Industrial Forklift Optimization using AWS Services
Smarter Material movement is a key component of manufacturing operations. The advent of Industry 4.0 and smart factory adoption around the globe has accelerated this initiative even further. This article discusses a lighthouse use case for forklift fleet tracking and route optimization in a typical manufacturing plant.
The blog provides the framework for the initial step of reaching forklift fleet optimization, by providing building blocks to ingest and analyze forklift location data, it provides visibility (that were not possible before this) to a Material Planning and Logistics (MP&L) manager on the plant floor, who could use that to optimize his/her daily operation (scheduling of forklift operators).
Currently factory operators utilize traditional methods to track forklifts. For example, the plant manager tracks forklift usage based on time sheets and manual supervision. This leads to poor utilization of human labor and forklift resources thus impacting operations and increasing costs. Low visibility in forklift operations leads to underutilization of resources in the plants, resulting in inefficient manufacturing operations. Another common problem is forklift operators utilize excessive long pathways to drop off the load leading to energy waste.
Typically manufacturing customers rent forklifts on a contract for the fiscal year. Any underestimation or overestimation of forklifts required for the year impacts the business. Utilization of metrics and data will improve forklift visibility and location tracking. This will result in annual cost savings for manufacturing customers along with better utilization of labor.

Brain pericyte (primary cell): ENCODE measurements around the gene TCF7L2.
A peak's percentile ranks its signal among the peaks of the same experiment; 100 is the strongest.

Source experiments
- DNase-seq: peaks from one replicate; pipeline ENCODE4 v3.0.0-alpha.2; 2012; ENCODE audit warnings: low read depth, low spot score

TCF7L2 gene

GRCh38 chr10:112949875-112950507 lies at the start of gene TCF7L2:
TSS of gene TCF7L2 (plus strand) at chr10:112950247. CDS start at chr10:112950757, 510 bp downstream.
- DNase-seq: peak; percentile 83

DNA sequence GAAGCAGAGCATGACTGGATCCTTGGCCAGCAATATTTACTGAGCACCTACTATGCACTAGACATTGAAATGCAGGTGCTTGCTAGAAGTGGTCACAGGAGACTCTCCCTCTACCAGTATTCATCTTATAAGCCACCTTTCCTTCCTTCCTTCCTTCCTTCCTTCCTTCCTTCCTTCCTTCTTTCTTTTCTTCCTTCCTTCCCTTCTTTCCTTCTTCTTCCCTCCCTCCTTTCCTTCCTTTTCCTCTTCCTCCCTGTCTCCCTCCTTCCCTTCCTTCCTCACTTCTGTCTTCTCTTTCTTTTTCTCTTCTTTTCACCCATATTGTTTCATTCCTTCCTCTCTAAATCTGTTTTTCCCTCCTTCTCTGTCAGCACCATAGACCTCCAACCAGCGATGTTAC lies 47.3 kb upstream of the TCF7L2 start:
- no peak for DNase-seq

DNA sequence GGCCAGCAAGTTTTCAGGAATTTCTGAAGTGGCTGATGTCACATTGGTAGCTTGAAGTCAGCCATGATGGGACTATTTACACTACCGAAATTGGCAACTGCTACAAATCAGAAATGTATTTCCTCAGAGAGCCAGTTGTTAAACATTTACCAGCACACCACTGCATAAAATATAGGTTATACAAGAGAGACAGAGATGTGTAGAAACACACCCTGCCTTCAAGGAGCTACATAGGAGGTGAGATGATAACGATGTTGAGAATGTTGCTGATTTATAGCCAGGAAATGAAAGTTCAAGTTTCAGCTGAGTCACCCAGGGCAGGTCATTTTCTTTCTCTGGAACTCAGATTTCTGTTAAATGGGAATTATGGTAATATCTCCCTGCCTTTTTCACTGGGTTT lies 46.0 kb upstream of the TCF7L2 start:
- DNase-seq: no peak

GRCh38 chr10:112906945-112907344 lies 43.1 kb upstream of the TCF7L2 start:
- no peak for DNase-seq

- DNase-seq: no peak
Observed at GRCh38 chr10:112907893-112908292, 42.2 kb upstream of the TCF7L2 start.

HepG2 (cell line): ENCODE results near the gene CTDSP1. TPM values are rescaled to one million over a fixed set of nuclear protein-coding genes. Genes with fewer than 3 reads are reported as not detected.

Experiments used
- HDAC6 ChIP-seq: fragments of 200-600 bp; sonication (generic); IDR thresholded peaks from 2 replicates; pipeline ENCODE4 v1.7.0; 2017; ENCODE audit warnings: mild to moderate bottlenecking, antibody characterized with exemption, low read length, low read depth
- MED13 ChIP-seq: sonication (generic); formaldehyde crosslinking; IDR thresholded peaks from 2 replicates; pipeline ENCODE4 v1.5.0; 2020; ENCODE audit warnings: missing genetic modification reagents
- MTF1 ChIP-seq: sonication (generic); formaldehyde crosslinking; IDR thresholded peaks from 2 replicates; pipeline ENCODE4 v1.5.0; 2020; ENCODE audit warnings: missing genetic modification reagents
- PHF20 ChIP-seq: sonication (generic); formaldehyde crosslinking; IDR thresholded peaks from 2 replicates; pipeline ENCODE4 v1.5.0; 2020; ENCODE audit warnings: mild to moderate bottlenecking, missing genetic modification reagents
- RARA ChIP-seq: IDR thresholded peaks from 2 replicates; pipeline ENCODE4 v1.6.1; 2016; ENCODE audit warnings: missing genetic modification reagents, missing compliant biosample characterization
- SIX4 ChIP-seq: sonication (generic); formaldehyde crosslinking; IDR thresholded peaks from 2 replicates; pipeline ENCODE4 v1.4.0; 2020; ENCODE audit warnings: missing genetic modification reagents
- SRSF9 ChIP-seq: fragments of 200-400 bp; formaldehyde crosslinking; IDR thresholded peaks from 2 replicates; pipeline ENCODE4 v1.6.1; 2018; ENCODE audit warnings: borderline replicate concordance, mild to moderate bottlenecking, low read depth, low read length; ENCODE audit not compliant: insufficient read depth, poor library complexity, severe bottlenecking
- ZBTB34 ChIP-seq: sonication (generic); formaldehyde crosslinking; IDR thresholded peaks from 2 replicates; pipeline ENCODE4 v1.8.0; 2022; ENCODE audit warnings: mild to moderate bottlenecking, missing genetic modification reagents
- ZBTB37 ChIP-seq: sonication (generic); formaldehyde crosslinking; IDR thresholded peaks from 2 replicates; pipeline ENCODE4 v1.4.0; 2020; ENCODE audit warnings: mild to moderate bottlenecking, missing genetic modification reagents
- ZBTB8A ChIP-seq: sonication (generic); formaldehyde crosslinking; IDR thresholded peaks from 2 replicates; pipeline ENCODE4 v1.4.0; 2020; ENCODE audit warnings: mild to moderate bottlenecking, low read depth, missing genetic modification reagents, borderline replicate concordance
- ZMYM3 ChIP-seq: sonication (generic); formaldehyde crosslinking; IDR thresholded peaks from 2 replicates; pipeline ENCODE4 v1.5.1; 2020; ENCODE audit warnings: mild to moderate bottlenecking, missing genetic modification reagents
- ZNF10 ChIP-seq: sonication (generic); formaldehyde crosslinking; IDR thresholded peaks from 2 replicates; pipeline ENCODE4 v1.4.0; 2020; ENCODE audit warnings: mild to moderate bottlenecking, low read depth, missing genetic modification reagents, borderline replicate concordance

Summary of the solution
Before we jump into the solution a brief background on UWB technology. UWB technology was invented in 1895 but was stagnant for a long duration due to dependence on legacy radio technologies. The technology evolved in the 20th century as radar and communication technology improved. Military reserved the technology for itself due to its application in detection and tracking of personnel and vehicles at the perimeter of critical areas such as military installations. In 2002 the Federal Communication Commission (FCC) allowed the unlicensed use of UWB systems in radar, public safety and data communication applications. Recently it gained adoption in smartphone technology and industrial asset tracking due to its superior accuracy and low energy requirements as compared to Bluetooth and Wi-Fi.
This solution involves a system of UWB tags, sensors and anchors integrated with AWS IoT services. Collected location data from the sensors are sent to AWS Cloud for analysis of forklift usage. Analyzed data provides visibility to the forklift operations for the plant manager and enables routing recommendations. The diagram below provides the architecture of our solution.